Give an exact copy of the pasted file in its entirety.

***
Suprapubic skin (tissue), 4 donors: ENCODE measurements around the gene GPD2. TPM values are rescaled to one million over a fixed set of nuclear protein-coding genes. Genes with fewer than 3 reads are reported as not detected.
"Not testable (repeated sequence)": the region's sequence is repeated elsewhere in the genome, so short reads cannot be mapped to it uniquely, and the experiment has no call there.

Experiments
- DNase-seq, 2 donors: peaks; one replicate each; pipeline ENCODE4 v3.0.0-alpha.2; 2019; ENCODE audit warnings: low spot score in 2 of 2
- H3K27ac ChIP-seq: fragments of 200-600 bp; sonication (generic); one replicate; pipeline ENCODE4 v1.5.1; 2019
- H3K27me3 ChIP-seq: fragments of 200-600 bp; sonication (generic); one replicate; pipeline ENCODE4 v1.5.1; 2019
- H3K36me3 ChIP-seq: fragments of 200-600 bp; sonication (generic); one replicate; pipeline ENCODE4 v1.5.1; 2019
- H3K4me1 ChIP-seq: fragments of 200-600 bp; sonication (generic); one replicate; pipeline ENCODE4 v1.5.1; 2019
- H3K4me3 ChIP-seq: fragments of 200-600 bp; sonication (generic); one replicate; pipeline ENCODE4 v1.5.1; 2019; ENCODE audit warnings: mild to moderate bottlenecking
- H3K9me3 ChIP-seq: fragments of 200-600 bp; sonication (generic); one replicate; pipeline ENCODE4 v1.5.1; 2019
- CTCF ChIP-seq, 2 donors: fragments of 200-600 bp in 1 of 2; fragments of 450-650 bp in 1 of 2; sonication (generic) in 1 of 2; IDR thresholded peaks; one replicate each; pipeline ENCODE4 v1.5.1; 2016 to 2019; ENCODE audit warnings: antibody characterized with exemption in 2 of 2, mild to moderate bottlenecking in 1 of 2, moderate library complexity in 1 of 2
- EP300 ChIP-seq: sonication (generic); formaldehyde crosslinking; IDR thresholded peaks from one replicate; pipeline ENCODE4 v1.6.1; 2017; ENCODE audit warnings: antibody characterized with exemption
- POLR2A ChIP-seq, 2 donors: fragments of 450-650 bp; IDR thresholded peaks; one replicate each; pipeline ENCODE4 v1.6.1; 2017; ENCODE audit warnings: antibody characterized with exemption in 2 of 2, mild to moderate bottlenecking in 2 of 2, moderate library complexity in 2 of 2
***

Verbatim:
Suprapubic skin (tissue), 4 donors: ENCODE measurements around the gene GPD2. TPM values are rescaled to one million over a fixed set of nuclear protein-coding genes. Genes with fewer than 3 reads are reported as not detected.
"Not testable (repeated sequence)": the region's sequence is repeated elsewhere in the genome, so short reads cannot be mapped to it uniquely, and the experiment has no call there.

Experiments
- DNase-seq, 2 donors: peaks; one replicate each; pipeline ENCODE4 v3.0.0-alpha.2; 2019; ENCODE audit warnings: low spot score in 2 of 2
- H3K27ac ChIP-seq: fragments of 200-600 bp; sonication (generic); one replicate; pipeline ENCODE4 v1.5.1; 2019
- H3K27me3 ChIP-seq: fragments of 200-600 bp; sonication (generic); one replicate; pipeline ENCODE4 v1.5.1; 2019
- H3K36me3 ChIP-seq: fragments of 200-600 bp; sonication (generic); one replicate; pipeline ENCODE4 v1.5.1; 2019
- H3K4me1 ChIP-seq: fragments of 200-600 bp; sonication (generic); one replicate; pipeline ENCODE4 v1.5.1; 2019
- H3K4me3 ChIP-seq: fragments of 200-600 bp; sonication (generic); one replicate; pipeline ENCODE4 v1.5.1; 2019; ENCODE audit warnings: mild to moderate bottlenecking
- H3K9me3 ChIP-seq: fragments of 200-600 bp; sonication (generic); one replicate; pipeline ENCODE4 v1.5.1; 2019
- CTCF ChIP-seq, 2 donors: fragments of 200-600 bp in 1 of 2; fragments of 450-650 bp in 1 of 2; sonication (generic) in 1 of 2; IDR thresholded peaks; one replicate each; pipeline ENCODE4 v1.5.1; 2016 to 2019; ENCODE audit warnings: antibody characterized with exemption in 2 of 2, mild to moderate bottlenecking in 1 of 2, moderate library complexity in 1 of 2
- EP300 ChIP-seq: sonication (generic); formaldehyde crosslinking; IDR thresholded peaks from one replicate; pipeline ENCODE4 v1.6.1; 2017; ENCODE audit warnings: antibody characterized with exemption
- POLR2A ChIP-seq, 2 donors: fragments of 450-650 bp; IDR thresholded peaks; one replicate each; pipeline ENCODE4 v1.6.1; 2017; ENCODE audit warnings: antibody characterized with exemption in 2 of 2, mild to moderate bottlenecking in 2 of 2, moderate library complexity in 2 of 2